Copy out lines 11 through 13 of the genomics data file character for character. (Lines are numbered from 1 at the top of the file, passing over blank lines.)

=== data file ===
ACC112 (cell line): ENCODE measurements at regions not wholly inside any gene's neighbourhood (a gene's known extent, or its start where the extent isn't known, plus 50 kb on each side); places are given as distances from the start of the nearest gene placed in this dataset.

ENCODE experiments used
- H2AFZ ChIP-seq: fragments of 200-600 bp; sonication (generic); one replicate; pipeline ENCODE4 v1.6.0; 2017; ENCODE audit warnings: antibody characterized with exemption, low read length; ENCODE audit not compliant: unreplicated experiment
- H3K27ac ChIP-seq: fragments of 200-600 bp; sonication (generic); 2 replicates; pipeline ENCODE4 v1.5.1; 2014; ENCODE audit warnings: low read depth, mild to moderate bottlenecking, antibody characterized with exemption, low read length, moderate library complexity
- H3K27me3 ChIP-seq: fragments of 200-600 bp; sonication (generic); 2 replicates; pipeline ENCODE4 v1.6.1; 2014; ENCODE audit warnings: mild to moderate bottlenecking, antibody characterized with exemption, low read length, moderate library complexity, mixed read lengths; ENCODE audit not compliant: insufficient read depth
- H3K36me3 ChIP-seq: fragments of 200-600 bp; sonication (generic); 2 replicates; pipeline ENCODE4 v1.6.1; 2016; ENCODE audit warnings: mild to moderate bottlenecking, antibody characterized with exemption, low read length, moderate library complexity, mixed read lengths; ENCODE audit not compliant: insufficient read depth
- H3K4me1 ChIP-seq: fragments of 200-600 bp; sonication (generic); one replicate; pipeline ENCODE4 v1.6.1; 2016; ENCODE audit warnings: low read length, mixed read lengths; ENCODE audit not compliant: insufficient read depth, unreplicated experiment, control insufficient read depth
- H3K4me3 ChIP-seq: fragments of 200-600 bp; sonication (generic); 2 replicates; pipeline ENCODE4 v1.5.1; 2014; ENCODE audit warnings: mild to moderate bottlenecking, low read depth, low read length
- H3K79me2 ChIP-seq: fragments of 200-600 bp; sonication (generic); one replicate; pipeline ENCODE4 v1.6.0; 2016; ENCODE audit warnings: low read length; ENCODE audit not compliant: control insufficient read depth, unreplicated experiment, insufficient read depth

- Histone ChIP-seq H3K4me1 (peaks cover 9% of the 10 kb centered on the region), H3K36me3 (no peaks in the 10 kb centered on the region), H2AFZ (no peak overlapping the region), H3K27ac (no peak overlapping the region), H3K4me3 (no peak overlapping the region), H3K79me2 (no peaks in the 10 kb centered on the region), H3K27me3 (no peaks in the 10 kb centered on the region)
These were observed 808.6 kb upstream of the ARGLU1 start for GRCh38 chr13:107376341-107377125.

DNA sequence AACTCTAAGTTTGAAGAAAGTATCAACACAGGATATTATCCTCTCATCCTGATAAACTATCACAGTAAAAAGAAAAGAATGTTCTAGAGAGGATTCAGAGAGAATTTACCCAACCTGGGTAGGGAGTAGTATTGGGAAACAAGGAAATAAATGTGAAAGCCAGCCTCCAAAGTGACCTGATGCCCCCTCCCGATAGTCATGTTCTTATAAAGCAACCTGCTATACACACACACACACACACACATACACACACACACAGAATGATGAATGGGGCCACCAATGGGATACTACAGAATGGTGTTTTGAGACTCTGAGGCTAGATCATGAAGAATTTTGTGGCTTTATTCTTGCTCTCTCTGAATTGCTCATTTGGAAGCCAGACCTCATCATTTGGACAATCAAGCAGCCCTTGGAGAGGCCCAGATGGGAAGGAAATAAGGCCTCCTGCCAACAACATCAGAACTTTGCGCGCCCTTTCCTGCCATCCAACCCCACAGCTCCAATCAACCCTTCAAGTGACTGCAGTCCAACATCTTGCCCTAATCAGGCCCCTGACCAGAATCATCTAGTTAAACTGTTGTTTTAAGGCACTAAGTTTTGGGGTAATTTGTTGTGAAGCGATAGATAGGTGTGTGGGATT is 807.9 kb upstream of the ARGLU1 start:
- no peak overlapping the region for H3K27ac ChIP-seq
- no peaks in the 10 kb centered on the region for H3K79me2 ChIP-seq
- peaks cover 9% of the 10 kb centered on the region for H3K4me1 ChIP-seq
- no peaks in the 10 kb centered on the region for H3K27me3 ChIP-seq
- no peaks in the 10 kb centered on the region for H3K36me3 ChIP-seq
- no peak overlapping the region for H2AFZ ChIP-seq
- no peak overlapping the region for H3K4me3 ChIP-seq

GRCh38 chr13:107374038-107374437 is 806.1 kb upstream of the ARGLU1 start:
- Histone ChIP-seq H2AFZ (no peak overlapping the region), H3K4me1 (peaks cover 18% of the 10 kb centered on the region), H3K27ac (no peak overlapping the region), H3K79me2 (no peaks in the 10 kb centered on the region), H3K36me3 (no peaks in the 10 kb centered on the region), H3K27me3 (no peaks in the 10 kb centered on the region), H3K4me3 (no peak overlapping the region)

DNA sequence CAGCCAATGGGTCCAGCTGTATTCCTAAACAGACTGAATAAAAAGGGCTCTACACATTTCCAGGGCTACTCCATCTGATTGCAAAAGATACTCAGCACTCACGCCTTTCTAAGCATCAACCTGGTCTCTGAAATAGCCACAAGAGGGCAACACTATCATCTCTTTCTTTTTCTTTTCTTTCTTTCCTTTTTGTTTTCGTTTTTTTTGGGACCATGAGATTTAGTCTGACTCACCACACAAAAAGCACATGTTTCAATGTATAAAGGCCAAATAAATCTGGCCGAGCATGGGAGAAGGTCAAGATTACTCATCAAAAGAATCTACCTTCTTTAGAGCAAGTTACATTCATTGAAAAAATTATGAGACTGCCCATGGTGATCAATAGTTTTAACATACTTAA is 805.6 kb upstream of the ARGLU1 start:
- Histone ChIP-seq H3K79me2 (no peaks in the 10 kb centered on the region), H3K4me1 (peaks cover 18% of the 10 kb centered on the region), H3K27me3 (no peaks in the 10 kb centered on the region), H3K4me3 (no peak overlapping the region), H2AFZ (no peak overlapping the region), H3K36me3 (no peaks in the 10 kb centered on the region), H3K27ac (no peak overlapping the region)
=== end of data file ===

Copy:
These were observed 808.6 kb upstream of the ARGLU1 start for GRCh38 chr13:107376341-107377125.

DNA sequence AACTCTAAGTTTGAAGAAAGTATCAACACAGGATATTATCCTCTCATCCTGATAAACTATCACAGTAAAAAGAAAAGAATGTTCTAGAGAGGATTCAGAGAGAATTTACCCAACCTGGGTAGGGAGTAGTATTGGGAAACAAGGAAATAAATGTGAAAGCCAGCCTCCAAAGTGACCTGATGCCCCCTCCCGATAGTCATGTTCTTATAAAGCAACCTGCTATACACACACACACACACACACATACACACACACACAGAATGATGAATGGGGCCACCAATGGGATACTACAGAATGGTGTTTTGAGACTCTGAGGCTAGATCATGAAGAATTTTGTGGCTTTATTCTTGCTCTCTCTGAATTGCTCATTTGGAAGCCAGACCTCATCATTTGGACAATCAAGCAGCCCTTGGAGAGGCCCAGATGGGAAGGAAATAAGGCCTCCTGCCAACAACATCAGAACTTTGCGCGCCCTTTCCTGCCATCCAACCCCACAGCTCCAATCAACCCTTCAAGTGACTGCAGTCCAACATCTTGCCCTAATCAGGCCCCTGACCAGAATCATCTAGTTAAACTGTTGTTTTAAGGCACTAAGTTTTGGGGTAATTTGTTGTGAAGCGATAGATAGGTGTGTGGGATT is 807.9 kb upstream of the ARGLU1 start:
- no peak overlapping the region for H3K27ac ChIP-seq